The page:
from The Cambodian Daily, May 17, 2000
Musicians Proving Their Will To Survive Is Well-Tuned
Sous Somaly was so hungry for music after the Khmer Rouge were driven
from power that she made herself ill, straining to make up for lost
Three times, she burst blood vessels in her throat
as she struggled to master the breath control needed to play traditional
But she wouldn't quit "I said I don't care if
I die, playing music I love," she says. "I had lost so many
members of my family that I figured, what does it matter?"
One scholar wrote that the slaughter between 1975-79
reduced Cambodia's population of 380,000 artists and intellectuals
to about 3,000.
Among those survivors were Sous Somaly, Chhorn Samart
and Ruos Visna, who will present a free concert of Khmer traditional
music tonight at 6 at the Reyum Gallery, on Street 178 across from
the National Museum.
The musicians say it will be a rare opportunity for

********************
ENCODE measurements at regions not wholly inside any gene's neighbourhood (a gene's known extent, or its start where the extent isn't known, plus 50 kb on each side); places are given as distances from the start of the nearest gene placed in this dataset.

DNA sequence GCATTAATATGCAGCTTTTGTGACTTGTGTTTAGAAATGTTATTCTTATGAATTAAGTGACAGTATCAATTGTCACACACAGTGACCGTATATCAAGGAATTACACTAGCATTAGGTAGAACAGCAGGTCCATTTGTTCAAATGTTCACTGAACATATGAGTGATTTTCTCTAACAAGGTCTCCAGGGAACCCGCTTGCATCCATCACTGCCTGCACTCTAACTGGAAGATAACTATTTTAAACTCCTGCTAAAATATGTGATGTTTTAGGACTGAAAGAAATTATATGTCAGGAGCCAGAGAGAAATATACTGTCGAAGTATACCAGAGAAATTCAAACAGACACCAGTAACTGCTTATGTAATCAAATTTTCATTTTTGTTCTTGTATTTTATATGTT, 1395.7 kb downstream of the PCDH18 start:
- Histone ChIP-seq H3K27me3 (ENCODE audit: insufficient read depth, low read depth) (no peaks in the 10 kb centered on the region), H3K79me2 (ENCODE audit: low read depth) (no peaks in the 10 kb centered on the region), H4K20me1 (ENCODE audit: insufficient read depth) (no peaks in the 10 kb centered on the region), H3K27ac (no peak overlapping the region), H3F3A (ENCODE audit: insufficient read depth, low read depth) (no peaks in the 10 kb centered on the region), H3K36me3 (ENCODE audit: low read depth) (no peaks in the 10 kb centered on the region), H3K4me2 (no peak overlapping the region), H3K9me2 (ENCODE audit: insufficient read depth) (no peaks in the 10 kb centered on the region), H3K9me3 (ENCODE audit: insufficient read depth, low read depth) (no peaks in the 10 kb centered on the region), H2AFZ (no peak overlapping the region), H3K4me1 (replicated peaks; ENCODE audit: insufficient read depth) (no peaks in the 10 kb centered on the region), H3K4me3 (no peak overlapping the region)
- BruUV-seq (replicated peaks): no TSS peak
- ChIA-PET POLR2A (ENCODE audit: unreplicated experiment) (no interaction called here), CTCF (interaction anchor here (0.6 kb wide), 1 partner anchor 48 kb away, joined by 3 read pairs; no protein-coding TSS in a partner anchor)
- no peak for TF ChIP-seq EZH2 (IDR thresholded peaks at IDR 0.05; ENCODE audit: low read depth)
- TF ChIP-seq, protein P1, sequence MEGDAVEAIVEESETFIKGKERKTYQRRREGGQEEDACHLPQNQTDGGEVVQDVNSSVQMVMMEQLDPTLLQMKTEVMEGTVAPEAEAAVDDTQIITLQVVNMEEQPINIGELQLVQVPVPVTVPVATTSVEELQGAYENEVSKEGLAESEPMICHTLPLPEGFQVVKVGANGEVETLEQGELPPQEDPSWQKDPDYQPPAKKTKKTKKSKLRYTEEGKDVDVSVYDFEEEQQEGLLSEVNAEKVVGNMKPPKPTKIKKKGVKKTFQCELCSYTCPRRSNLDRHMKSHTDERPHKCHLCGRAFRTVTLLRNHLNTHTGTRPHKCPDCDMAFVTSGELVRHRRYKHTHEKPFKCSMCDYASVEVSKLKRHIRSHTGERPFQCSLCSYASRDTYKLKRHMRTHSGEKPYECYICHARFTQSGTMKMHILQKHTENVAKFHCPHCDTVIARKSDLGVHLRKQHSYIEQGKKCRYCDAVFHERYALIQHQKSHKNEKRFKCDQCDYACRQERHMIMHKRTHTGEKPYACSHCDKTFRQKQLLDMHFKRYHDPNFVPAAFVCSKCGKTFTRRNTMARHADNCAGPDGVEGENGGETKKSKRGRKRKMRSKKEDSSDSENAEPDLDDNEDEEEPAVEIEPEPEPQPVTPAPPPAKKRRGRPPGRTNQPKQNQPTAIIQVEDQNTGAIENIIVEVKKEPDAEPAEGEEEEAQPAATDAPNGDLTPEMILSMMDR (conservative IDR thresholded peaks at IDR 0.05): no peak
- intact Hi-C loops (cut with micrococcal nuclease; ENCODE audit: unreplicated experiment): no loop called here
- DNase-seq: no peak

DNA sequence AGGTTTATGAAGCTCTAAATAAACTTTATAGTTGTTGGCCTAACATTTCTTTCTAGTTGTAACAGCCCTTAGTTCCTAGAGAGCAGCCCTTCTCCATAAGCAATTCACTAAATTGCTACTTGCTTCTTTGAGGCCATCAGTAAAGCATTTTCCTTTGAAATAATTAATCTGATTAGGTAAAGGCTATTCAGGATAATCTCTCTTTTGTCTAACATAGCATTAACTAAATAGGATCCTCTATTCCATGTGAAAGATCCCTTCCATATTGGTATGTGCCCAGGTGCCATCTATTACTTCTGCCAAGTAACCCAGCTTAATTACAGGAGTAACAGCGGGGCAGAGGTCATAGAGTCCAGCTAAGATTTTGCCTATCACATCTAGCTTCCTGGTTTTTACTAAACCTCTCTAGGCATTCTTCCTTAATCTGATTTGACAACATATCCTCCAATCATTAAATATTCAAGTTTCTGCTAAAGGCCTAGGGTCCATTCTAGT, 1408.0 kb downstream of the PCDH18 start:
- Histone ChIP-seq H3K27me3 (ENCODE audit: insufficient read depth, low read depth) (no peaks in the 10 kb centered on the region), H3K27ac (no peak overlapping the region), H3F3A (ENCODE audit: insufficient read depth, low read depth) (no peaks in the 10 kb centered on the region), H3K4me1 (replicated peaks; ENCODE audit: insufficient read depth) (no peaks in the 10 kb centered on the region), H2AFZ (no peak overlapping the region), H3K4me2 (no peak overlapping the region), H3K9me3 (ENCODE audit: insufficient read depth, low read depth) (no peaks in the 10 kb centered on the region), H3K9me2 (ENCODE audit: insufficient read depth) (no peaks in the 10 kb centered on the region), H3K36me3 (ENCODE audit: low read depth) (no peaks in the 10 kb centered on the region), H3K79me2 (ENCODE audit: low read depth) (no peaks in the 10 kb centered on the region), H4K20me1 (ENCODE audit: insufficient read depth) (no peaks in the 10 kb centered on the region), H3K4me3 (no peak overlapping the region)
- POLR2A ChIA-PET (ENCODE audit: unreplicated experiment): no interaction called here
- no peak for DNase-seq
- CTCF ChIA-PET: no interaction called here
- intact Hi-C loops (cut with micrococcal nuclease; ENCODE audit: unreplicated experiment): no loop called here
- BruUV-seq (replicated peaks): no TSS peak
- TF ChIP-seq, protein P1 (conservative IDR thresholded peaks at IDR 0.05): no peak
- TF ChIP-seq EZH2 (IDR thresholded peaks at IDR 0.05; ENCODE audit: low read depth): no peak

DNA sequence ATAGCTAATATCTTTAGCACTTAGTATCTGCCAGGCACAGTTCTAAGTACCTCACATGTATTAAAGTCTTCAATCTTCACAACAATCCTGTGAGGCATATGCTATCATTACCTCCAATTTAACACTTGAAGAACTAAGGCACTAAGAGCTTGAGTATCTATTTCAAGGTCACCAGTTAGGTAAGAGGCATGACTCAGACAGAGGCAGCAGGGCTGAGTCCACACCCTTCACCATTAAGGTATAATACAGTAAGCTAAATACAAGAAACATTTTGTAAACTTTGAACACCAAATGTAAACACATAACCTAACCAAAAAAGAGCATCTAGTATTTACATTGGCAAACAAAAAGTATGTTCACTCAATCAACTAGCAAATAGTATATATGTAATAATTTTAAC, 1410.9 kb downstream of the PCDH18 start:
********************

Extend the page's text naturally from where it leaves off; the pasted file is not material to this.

audiences to learn about Khmer instruments and the history of traditional
music. Commentary will be in Khmer and English.
The musicians, who are in their 40s and 50s, were
all aspiring artists before the Khmer Rouge came to power. They soon
learned they needed to hide their abilities in order to survive.
"I lied, and said I was just a farmer,"
singer Ruos Visna said. But, she said, "I used to sneak off sometimes,
and sing for myself."
In 1979, the musicians gravitated to the Department
of Performing Arts at the Ministry of Culture. From an initial group
of about 10, the department now numbers more than 300.
Chhorn Samart, who both sings and plays a variety
of instruments, had begun training as a classical dancer before the
"We just tried to stay alive, and not show what
we knew," he said. With the population of artists decimated,
many took up additional instruments or disciplines.
In addition to tonight’s concert, the gallery
will also host an evening of Khmer dance and music Saturday at 7:30
PM, including excerpts from the Lakhaoun Khaol classic drama and the
Small Shadow Puppet Theater.
Both performances win be free, but the audience is
encouraged to make donations. The performers earn less than $20 per
month and supplement their incomes with such private events.